Practicing Prodigality with The National

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The song that drew me to The National at first was “I Need My Girl,” and I heard it during a very discouraging season of my life. It’s a worn irony, this aching comfort of sad songs for sad people, but when I first encountered Matt Berninger’s grainy, plaintive lyric “I keep feeling smaller and smaller,” I listened to the song on repeat for two hours. Since then I’ve been a foul-weather follower, if you will. Every time that certain loneliness or melancholy hits harder than normal, I know I’ve got someone who will sit still with me in that place for a while until it’s time to move forward.

The National’s new album I Am Easy to Find is like an entire lifetime of those places, slipped into the space of sixteen songs. It is their eighth and longest studio album, and it’s my personal opinion that it cannot be fully appreciated without experiencing the accompanying short film of the same name.

The director Mike Mills collaborated with The National to create what amounts to a portrayal of an entire life in less than half an hour. The score tells the story hand-in-hand with micro-moments of one woman’s existence, and the story is thematically linked to the push and pull inherent in that imagery. Throughout, Alicia Vikander’s character remains ageless in appearance in every stage, from newborn to elderly—she is the same person, even as the world and her experience of it shifts around her. We see her losses and gains, her leavings and arrivals, her repetition of experiences over time, her failures and joys.

These songs live in the space between deep brokenness and longing for transcendence, always tethered to something more bright and beautiful than their flaws.

Chris Wheeler

The National surrounds these visuals with a textural soundscape dominated by a series of female vocalists and the Brooklyn Youth Chorus, representing a range of identities. And through all of this weaves an unrelenting admission of brokenness, fear, and pride warring against loyalty, faith, and love. The tension is relational, as our love for ourselves pulls us away and our love for others pulls us back.

The song “Oblivions” portrays a long-term relationship where both parties don’t really know what they’re getting into:

It’s the way you say yes when I ask you to marry me
You don’t know what you are doing
Do you think you can carry me over this threshold
Over and over again into oblivion?

Even though the people entering this covenant are different in essence due to their promise, they still carry with them remnants of their old, unattached. They are easy to find, but they are still shifting and growing. The singer admits, “I’ve still got my fear,” but in the midst of the flaws, the other won’t walk away.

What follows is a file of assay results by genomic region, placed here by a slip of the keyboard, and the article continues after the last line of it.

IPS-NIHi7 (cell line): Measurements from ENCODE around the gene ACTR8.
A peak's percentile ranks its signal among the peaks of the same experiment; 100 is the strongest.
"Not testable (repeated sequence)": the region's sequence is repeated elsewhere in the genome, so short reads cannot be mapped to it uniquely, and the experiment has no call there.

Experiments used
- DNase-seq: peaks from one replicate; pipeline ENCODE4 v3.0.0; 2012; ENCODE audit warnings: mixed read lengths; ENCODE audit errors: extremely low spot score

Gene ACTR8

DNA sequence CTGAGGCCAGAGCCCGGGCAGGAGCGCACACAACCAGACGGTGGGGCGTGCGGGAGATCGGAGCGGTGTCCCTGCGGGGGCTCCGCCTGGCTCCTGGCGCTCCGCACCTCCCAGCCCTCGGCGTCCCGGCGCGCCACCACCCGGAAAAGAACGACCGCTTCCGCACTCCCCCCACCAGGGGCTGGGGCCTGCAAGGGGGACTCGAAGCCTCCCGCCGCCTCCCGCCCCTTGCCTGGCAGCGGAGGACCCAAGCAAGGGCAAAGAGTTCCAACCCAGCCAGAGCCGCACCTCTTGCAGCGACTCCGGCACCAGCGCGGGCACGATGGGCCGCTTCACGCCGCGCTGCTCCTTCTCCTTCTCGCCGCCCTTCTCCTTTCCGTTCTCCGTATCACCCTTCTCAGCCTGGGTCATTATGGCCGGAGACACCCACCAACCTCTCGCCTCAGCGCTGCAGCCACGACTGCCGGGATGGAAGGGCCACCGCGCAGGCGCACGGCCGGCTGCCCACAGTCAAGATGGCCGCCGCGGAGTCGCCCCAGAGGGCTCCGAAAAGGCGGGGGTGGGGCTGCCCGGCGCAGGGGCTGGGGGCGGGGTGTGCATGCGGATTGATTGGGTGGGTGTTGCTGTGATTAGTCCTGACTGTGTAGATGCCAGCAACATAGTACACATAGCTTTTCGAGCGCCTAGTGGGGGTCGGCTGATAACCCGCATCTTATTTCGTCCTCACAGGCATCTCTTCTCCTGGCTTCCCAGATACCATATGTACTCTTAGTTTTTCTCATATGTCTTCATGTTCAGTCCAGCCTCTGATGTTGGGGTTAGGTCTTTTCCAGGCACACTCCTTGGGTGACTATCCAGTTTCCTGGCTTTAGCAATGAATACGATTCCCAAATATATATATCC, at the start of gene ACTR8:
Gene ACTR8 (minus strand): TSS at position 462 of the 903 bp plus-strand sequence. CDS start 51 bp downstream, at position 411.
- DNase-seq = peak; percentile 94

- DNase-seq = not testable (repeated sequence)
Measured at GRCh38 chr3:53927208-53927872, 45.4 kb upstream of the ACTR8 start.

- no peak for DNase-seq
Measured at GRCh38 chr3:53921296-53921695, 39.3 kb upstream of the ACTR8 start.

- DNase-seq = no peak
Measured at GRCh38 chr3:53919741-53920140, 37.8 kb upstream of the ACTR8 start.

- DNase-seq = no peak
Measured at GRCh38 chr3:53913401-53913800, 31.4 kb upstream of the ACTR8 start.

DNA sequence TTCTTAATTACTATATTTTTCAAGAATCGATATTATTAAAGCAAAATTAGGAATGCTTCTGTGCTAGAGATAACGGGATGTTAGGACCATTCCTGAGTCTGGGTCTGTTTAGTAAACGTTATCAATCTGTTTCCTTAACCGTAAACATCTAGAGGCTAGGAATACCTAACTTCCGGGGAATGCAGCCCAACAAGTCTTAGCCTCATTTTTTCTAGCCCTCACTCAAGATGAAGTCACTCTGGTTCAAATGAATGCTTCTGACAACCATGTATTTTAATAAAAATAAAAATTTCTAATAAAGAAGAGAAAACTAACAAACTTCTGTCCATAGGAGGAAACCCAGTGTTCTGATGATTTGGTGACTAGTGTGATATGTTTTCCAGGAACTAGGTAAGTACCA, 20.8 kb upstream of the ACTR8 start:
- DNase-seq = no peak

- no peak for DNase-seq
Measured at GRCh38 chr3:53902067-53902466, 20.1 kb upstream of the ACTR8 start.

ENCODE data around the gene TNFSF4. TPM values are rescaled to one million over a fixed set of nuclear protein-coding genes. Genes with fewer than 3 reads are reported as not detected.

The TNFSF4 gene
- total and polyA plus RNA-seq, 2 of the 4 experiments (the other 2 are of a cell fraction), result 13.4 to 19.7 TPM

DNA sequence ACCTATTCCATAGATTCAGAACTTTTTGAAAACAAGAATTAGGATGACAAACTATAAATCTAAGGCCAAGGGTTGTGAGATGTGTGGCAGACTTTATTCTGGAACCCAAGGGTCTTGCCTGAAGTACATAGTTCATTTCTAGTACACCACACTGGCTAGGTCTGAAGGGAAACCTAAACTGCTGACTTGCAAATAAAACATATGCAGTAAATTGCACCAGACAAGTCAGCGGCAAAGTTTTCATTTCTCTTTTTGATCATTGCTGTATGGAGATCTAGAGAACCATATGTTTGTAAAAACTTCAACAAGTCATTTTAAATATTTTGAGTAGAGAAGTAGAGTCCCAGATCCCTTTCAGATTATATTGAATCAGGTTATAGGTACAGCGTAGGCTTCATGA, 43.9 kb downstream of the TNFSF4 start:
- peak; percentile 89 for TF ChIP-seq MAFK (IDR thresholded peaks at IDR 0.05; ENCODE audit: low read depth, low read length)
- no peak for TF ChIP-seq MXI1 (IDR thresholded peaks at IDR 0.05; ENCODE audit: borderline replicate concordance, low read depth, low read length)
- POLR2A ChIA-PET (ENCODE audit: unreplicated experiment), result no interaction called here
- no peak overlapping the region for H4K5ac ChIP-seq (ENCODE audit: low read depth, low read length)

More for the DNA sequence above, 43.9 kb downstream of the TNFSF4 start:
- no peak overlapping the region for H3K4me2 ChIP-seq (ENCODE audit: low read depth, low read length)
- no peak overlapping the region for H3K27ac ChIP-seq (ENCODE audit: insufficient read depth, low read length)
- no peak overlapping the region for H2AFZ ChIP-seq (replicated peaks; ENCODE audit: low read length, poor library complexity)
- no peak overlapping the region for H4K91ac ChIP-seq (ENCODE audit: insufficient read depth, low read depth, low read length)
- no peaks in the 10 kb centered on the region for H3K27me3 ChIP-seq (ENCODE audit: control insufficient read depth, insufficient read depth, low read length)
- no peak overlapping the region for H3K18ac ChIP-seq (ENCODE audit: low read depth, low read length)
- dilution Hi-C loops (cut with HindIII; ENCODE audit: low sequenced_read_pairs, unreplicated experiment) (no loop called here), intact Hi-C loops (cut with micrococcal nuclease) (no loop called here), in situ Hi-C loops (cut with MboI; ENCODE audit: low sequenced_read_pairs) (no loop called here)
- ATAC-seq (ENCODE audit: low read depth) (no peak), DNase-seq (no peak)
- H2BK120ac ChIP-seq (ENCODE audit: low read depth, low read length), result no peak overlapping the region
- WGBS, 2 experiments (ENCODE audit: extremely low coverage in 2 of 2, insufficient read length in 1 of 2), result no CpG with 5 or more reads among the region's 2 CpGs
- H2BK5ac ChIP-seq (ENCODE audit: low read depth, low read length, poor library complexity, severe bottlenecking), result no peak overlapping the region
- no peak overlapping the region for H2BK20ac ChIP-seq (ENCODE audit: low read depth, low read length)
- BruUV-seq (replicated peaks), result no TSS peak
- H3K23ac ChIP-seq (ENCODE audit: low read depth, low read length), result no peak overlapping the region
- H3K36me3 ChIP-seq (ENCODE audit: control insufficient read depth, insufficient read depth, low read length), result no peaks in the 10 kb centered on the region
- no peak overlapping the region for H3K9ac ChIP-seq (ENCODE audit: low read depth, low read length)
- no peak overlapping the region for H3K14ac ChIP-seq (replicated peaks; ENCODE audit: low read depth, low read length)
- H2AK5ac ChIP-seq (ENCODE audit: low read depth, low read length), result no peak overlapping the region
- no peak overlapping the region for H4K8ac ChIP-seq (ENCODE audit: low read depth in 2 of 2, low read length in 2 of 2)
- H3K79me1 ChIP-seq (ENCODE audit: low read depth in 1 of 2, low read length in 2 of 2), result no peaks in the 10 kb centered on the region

Similarly, Berninger and vocalist Kate Stables sing together in the title track:

There’s a million little battles that I’m never going to win anyway
I’m still waiting for you every night with ticker tape, ticker tape.

The National’s songs traditionally uphold this tension of attractions as an essential force of existence. These songs live in the space between deep brokenness and longing for transcendence. They are a kind of soundtrack for our current pilgrimage. They aren’t comfortable, and they’re weird and incoherent sometimes, and they wander. But they are always tethered to something more bright and beautiful than their flaws. They uphold high ideals and recognize that humans are consistently unable to reach them unaided.

In this way the characters in their songs inhabit familiar space and a familiar tension—especially for those of us who struggle with ourselves in the light of God’s holiness and perfection. And isn’t that all of us? Aren’t we all prodigals, returning home caked with the mud of our wanderings, with fear in our pocket and shame on our backs?

I’ve only recently been able to articulate, and that rather poorly, a way of living faithfully in that space between. It has to do with the affections (with help from Jonathan Edwards and James K. A. Smith) and the practice of writing poetry.

The best way that I’ve come to understand affection is, admittedly, by contrasting it with my modern conception of emotion. Emotion is something that happens to you. We experience and exhibit various strong feelings as responses to various stimuli—a person, a place, a picture, and so on. Often emotions are fleeting, superficial, and not necessarily related to action.

Affections, on the other hand, are connected to both mind and body in a more holistic way. Jonathan Edwards contrasts them with “passions” (or emotions) this way in The Religious Affections: